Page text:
But will there then be no case in which the virtue of the good citizen and the virtue of the good man coincide? To this we answer that the good ruler is a good and wise man, and that he who would be a statesman must be a wise man. And some persons say that even the education of the ruler should be of a special kind; for are not the children of kings instructed in riding and military exercises? As Euripides says:

“No subtle arts for me, but what the state requires.”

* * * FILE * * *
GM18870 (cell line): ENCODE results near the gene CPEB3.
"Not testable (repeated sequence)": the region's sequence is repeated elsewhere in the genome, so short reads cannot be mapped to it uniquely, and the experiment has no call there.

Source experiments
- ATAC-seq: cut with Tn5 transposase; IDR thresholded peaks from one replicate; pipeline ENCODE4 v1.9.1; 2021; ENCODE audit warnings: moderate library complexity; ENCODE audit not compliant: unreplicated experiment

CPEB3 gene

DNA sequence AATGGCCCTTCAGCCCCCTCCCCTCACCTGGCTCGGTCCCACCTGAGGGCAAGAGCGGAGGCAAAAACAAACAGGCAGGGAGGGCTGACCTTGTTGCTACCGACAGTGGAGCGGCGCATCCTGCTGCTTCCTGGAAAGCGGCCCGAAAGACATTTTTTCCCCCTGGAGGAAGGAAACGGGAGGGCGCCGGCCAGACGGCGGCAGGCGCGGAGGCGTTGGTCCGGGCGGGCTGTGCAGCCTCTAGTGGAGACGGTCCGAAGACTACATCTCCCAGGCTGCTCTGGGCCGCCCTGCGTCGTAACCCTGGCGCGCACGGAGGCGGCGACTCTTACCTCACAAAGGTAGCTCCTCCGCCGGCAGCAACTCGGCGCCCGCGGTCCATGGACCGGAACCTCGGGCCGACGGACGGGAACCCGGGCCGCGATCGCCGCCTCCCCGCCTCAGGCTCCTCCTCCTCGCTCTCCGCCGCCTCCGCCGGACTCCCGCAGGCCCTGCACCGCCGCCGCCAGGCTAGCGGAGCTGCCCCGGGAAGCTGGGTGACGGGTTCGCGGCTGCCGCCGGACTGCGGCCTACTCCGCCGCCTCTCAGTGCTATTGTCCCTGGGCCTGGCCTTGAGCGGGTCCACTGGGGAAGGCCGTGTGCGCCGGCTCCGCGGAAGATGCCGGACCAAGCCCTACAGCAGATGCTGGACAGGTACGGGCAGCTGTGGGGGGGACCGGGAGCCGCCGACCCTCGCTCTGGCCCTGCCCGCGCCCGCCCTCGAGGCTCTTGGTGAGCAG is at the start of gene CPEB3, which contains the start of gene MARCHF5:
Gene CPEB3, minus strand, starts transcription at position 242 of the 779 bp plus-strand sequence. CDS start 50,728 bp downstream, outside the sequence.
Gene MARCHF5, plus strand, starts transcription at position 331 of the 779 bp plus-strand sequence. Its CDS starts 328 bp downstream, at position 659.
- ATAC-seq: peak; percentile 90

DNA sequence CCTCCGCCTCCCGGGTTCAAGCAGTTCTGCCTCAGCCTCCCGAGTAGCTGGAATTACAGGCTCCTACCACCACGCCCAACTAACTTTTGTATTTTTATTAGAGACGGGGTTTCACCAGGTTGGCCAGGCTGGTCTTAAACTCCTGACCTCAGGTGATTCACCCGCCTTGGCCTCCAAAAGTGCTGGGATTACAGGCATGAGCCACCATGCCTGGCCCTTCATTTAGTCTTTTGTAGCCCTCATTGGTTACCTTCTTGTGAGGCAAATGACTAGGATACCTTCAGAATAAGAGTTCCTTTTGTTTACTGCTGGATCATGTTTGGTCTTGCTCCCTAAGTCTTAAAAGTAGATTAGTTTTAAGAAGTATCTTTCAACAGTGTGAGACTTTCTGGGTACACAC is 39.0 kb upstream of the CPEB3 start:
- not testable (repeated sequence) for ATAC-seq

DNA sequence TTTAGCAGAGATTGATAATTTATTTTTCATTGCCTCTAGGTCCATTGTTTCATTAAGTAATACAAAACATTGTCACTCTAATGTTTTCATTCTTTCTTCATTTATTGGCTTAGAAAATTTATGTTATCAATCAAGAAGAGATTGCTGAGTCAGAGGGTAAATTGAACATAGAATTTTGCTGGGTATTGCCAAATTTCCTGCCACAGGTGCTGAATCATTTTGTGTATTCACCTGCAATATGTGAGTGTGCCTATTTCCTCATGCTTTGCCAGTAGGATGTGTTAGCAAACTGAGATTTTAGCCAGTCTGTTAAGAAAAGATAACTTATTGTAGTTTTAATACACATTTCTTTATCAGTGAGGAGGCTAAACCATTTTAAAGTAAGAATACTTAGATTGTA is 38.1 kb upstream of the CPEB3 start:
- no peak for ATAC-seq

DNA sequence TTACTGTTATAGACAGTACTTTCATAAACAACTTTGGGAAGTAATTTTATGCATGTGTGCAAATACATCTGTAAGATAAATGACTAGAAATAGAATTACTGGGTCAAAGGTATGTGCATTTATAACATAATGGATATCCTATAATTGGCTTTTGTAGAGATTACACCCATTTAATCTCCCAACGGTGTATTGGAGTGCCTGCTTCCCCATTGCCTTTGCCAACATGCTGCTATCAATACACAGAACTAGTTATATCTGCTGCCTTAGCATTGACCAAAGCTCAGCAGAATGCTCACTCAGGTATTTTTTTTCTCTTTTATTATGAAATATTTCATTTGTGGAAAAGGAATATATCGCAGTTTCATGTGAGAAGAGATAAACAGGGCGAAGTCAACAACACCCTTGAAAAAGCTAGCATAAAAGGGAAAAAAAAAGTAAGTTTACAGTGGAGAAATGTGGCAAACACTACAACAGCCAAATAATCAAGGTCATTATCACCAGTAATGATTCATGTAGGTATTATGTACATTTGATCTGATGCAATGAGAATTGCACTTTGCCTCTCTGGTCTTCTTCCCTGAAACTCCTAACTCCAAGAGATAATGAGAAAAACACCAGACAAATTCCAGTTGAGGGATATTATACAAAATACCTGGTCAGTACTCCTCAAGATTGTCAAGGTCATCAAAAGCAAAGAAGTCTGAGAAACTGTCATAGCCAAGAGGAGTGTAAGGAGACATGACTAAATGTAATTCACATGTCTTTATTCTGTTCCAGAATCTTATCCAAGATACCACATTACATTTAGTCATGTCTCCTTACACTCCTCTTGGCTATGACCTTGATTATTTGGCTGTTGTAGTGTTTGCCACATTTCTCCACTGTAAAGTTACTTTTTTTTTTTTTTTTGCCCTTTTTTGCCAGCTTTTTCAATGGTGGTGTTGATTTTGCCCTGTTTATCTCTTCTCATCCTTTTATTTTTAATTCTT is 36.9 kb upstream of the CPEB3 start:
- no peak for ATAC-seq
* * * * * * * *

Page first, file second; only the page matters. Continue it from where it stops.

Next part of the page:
As though there were a special education needed by a ruler. If then the virtue of a good ruler is the same as that of a good man, and we assume further that the subject is a citizen as well as the ruler, the virtue of the good citizen and the virtue of the good man cannot be absolutely the same, although in some cases they may; for the virtue of a ruler differs from that of a citizen. It was the sense of this difference which made Jason say that ‘he felt hungry when he was not a tyrant,’ meaning that he could not endure to live in a private station. But, on the other hand, it may be argued that men are praised for knowing both how to rule and how to obey, and he is said to be a citizen of approved virtue who is able to do both. Now if we suppose the virtue of a good man to be that which rules, and the virtue of the citizen to include ruling and obeying, it cannot be said that they are equally worthy of praise. Since, then, it is sometimes thought that the ruler and the ruled must learn different things and not the same, but that the citizen must know and share in them both, the inference is obvious. There is, indeed, the rule of a master, which is concerned with menial offices — the master need not know how to perform these, but may employ others in the execution of them: the other would be degrading; and by the other I mean the power actually to do menial duties, which vary much in character and are executed by various classes of slaves, such, for example, as handicraftsmen, who, as their name signifies, live by the labor of their hands: under these the mechanic is included. Hence in ancient times, and among some nations, the working classes had no share in the government — a privilege which they only acquired under the extreme democracy. Certainly the good man and the statesman and the good citizen ought not to learn the crafts of inferiors except for their own occasional use; if they habitually practice them, there will cease to be a distinction between master and slave.